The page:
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North Koreans Arrive In Malaysia Seeking To Claim Kim Jong Nam's Body

Ri Tong Il (left), former North Korean deputy ambassador to the United Nations, speaks to reporters on Tuesday outside the North Korean Embassy in Kuala Lumpur, Malaysia.

The body of Kim Jong Un's slain half-brother has become the subject of a diplomatic turf war between North Korea and Malaysia, where he was poisoned earlier this month with a powerful nerve agent.

A high-level delegation of North Koreans arrived in Malaysia's capital, Kuala Lumpur, on Tuesday to try to claim the body of Kim Jong Nam, NPR's Elise Hu reports from Seoul.

"The North Korean delegation — which includes former North Korean diplomats — told reporters it is seeking the body of Kim as well as the release of one North Korean suspect that's in custody in connection with the death," Elise reports. "Malaysia is refusing to give up the body until it gets DNA samples from Kim Jong Nam's immediate family for positive identification of the body."

Kim suddenly fell ill at the Kuala Lumpur airport, and surveillance video shows two women approaching him and holding a cloth over his face. Malaysia's health minister later said that he died within 20 minutes due to the effects of the VX nerve agent, one of the world's deadliest chemical weapons.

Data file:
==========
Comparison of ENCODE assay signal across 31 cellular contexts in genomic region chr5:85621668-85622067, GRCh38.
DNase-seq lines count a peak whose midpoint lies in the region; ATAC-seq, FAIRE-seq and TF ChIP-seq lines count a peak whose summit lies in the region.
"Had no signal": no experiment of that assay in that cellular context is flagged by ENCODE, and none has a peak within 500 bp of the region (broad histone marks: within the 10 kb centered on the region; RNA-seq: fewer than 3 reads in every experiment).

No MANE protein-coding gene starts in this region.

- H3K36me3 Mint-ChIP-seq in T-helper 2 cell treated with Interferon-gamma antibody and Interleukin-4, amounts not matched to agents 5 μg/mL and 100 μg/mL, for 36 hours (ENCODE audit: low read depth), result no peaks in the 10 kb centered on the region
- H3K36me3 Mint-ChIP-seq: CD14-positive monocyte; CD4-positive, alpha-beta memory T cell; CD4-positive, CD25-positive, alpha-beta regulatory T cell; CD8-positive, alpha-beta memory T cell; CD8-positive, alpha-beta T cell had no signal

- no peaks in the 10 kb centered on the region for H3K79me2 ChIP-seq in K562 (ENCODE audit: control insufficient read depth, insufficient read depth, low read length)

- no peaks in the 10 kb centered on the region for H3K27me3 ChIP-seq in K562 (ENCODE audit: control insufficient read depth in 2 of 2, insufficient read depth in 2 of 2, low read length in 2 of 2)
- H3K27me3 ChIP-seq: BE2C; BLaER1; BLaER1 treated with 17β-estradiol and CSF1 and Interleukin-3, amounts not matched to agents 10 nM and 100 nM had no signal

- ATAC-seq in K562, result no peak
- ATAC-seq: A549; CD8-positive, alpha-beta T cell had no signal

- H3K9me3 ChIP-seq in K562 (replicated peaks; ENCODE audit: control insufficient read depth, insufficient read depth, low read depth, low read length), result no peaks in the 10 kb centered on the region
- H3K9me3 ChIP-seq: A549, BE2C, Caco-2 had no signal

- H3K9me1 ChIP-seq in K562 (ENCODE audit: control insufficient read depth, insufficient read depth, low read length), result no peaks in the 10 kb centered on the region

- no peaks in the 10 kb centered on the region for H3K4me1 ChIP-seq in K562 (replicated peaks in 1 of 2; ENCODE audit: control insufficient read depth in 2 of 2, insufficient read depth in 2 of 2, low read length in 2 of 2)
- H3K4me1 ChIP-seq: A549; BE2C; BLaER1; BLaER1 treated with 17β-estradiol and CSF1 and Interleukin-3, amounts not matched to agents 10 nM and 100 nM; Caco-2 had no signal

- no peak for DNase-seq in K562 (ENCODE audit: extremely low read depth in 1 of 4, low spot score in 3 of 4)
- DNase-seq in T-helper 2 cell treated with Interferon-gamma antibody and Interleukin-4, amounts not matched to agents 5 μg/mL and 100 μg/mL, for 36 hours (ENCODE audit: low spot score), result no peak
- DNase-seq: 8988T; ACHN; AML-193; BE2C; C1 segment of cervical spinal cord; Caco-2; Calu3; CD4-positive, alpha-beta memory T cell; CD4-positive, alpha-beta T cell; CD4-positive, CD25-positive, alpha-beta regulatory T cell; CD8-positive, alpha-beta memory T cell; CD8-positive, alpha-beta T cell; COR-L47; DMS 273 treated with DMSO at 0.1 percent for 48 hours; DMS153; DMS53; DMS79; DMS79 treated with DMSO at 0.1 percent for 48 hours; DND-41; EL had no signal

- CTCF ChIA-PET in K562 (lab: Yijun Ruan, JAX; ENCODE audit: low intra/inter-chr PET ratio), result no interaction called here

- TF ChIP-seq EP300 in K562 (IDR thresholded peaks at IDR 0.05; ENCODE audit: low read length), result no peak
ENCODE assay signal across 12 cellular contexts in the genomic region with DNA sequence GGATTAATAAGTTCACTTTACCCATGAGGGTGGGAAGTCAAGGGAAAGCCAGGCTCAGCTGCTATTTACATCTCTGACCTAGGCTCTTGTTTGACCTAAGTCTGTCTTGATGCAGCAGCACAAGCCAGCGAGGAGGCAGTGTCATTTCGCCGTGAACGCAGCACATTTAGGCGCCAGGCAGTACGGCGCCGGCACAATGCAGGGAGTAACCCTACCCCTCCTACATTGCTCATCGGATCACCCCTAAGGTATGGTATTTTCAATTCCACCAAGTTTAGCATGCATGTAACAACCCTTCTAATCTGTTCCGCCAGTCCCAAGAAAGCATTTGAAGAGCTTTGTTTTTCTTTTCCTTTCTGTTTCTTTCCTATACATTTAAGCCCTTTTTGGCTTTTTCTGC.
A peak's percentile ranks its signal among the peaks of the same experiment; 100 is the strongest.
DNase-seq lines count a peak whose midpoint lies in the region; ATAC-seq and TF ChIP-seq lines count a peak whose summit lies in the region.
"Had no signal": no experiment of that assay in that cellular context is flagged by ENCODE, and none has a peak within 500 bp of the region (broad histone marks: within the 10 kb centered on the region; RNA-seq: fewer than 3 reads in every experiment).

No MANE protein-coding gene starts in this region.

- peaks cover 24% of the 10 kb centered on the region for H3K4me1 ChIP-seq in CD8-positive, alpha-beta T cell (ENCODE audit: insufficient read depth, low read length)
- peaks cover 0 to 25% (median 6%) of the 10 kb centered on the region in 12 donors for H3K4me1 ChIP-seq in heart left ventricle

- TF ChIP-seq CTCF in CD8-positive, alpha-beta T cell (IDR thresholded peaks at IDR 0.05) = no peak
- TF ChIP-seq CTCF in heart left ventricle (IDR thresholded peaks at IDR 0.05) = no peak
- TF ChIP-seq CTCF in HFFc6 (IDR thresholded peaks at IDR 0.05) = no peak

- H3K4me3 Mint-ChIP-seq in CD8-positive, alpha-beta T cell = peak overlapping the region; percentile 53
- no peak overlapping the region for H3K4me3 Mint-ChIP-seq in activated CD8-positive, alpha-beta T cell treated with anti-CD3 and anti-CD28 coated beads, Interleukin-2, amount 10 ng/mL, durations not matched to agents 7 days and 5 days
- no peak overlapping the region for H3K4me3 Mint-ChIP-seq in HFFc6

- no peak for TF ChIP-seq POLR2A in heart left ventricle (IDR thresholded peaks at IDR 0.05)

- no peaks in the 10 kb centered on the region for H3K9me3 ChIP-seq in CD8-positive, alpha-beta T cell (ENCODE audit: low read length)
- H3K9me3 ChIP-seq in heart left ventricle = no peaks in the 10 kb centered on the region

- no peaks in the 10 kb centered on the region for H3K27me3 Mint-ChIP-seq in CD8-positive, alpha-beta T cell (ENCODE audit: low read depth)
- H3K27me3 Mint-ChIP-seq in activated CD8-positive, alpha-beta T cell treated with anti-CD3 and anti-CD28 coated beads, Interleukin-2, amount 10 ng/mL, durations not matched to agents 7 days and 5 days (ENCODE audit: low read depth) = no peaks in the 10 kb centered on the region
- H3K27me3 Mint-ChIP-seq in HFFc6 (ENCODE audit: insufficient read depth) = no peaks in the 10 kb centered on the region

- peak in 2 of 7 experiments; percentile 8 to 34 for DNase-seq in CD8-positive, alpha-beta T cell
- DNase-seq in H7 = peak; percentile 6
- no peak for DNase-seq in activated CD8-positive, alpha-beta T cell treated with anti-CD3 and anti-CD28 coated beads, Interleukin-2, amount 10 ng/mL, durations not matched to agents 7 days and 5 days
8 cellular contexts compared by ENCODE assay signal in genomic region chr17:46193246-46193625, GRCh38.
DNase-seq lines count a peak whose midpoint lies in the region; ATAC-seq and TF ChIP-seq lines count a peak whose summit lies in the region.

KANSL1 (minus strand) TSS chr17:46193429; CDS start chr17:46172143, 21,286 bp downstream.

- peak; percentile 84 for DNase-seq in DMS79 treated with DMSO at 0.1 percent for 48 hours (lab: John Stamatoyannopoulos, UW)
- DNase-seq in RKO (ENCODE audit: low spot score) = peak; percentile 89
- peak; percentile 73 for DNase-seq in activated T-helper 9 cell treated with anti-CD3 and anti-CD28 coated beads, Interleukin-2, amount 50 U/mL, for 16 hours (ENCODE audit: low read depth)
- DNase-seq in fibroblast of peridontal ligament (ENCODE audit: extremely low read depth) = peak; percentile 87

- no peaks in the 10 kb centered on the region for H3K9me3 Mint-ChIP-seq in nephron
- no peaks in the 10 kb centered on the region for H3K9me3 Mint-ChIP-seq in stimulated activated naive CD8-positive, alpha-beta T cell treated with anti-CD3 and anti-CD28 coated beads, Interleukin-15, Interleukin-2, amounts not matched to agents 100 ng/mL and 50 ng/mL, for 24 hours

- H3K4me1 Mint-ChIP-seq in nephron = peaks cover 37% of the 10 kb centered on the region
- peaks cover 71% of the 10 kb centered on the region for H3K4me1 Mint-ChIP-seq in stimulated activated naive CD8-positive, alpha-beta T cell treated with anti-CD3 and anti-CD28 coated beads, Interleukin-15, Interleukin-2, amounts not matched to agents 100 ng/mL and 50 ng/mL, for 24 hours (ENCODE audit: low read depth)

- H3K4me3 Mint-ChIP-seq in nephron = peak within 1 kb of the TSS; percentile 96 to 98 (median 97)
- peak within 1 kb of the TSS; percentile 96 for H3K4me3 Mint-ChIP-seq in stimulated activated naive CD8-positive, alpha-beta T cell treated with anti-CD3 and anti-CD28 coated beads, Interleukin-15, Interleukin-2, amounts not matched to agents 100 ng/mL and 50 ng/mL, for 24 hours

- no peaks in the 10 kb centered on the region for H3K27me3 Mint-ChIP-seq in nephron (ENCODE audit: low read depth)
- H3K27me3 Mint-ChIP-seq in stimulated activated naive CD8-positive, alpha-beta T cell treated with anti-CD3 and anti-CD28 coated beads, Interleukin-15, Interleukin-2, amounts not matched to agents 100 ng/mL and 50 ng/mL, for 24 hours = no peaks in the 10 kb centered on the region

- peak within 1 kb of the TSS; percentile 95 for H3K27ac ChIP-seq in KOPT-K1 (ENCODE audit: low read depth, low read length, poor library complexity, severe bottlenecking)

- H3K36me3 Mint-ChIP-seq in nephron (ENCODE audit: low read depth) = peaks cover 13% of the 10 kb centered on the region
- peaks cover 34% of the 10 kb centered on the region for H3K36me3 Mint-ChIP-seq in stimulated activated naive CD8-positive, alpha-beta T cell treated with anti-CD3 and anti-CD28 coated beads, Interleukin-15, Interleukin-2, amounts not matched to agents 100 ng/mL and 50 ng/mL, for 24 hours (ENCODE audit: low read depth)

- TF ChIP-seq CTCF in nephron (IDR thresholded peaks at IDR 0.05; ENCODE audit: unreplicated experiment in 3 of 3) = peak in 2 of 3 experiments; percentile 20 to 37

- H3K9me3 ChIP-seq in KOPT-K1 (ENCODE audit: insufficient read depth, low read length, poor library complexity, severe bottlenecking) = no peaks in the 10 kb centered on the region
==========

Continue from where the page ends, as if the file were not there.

North Korean officials have demanded that Malaysia turn over the body and accused Malaysian authorities of performing the autopsy "without their participation or witnessing."

It's worth noting that North Korea has not formally acknowledged that Kim was the victim; according to The Associated Press, the isolated nation "has identified him only as a North Korean national with a diplomatic passport bearing the name Kim Chol."

Malaysian authorities have apprehended the two women purportedly seen in the video — who have been identified as Doan Thi Huong from Vietnam and Siti Aisyah from Indonesia.

Now, Malaysia's attorney general has told the AP and Reuters that his office is preparing to file formal charges against the two women on Wednesday, which could carry the death penalty.

And in perhaps the strangest aspect of this very strange case, both women have reportedly claimed that they believed they were taking part in a TV prank. According to the AP, "Indonesian officials have said Aisyah told them she was paid the equivalent of $90."

Kim had been estranged from North Korea's leadership since he attempted to enter Tokyo on a fake Dominican passport in 2001, reportedly to visit Disneyland. He was the oldest son of former leader Kim Jong Il, and at one time he was believed to be the heir apparent.

Copyright 2020 NPR. To see more, visit https://www.npr.org.

Merrit Kennedy is a reporter for NPR's News Desk. She covers a broad range of issues, from the latest developments out of the Middle East to science research news.
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